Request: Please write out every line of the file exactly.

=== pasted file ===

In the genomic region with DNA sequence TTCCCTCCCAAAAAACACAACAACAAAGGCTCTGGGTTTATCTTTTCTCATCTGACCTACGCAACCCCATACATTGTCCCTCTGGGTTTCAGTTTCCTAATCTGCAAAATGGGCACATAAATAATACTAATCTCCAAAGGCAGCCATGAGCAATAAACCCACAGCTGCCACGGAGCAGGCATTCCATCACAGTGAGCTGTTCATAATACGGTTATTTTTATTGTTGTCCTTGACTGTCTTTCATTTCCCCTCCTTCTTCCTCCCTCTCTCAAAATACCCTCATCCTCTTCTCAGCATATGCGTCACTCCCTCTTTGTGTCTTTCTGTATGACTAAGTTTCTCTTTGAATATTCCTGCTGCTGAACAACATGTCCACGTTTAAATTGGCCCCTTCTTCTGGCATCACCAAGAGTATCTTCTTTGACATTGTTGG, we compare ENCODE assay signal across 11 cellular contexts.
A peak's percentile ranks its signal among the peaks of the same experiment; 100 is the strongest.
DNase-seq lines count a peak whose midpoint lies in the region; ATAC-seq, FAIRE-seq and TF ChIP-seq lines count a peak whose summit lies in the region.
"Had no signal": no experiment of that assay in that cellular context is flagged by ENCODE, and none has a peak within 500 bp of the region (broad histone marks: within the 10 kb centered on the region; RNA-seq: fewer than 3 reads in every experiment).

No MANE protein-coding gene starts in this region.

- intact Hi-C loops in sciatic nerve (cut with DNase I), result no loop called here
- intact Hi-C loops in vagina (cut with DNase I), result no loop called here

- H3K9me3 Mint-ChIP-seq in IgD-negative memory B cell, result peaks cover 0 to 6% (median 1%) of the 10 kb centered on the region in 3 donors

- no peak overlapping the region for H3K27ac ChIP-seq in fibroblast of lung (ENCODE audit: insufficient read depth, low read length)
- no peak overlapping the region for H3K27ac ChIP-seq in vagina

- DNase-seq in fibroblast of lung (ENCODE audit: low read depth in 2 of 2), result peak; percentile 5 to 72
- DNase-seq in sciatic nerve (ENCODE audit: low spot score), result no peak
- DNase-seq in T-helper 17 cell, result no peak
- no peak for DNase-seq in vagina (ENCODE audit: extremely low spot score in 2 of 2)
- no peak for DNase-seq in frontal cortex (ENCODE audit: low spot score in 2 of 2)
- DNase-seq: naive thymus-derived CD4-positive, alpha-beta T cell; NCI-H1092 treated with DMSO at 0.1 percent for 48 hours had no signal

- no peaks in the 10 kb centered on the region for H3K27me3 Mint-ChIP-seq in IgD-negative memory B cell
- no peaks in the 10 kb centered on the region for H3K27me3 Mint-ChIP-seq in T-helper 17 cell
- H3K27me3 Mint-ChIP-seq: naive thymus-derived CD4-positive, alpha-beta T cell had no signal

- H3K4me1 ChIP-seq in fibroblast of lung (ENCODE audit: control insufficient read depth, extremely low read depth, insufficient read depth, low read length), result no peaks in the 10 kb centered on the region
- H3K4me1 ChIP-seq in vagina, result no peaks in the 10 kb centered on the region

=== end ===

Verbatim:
In the genomic region with DNA sequence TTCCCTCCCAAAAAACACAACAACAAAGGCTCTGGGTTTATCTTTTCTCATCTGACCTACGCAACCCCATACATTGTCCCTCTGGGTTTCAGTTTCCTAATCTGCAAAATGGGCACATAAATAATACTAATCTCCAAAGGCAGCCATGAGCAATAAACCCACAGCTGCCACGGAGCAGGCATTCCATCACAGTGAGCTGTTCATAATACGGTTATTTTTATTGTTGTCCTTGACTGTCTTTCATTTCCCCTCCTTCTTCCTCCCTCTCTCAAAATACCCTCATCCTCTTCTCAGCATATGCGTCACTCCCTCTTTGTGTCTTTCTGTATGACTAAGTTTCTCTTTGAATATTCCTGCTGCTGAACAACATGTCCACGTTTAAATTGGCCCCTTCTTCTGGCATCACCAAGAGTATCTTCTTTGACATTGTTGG, we compare ENCODE assay signal across 11 cellular contexts.
A peak's percentile ranks its signal among the peaks of the same experiment; 100 is the strongest.
DNase-seq lines count a peak whose midpoint lies in the region; ATAC-seq, FAIRE-seq and TF ChIP-seq lines count a peak whose summit lies in the region.
"Had no signal": no experiment of that assay in that cellular context is flagged by ENCODE, and none has a peak within 500 bp of the region (broad histone marks: within the 10 kb centered on the region; RNA-seq: fewer than 3 reads in every experiment).

No MANE protein-coding gene starts in this region.

- intact Hi-C loops in sciatic nerve (cut with DNase I), result no loop called here
- intact Hi-C loops in vagina (cut with DNase I), result no loop called here

- H3K9me3 Mint-ChIP-seq in IgD-negative memory B cell, result peaks cover 0 to 6% (median 1%) of the 10 kb centered on the region in 3 donors

- no peak overlapping the region for H3K27ac ChIP-seq in fibroblast of lung (ENCODE audit: insufficient read depth, low read length)
- no peak overlapping the region for H3K27ac ChIP-seq in vagina

- DNase-seq in fibroblast of lung (ENCODE audit: low read depth in 2 of 2), result peak; percentile 5 to 72
- DNase-seq in sciatic nerve (ENCODE audit: low spot score), result no peak
- DNase-seq in T-helper 17 cell, result no peak
- no peak for DNase-seq in vagina (ENCODE audit: extremely low spot score in 2 of 2)
- no peak for DNase-seq in frontal cortex (ENCODE audit: low spot score in 2 of 2)
- DNase-seq: naive thymus-derived CD4-positive, alpha-beta T cell; NCI-H1092 treated with DMSO at 0.1 percent for 48 hours had no signal

- no peaks in the 10 kb centered on the region for H3K27me3 Mint-ChIP-seq in IgD-negative memory B cell
- no peaks in the 10 kb centered on the region for H3K27me3 Mint-ChIP-seq in T-helper 17 cell
- H3K27me3 Mint-ChIP-seq: naive thymus-derived CD4-positive, alpha-beta T cell had no signal

- H3K4me1 ChIP-seq in fibroblast of lung (ENCODE audit: control insufficient read depth, extremely low read depth, insufficient read depth, low read length), result no peaks in the 10 kb centered on the region
- H3K4me1 ChIP-seq in vagina, result no peaks in the 10 kb centered on the region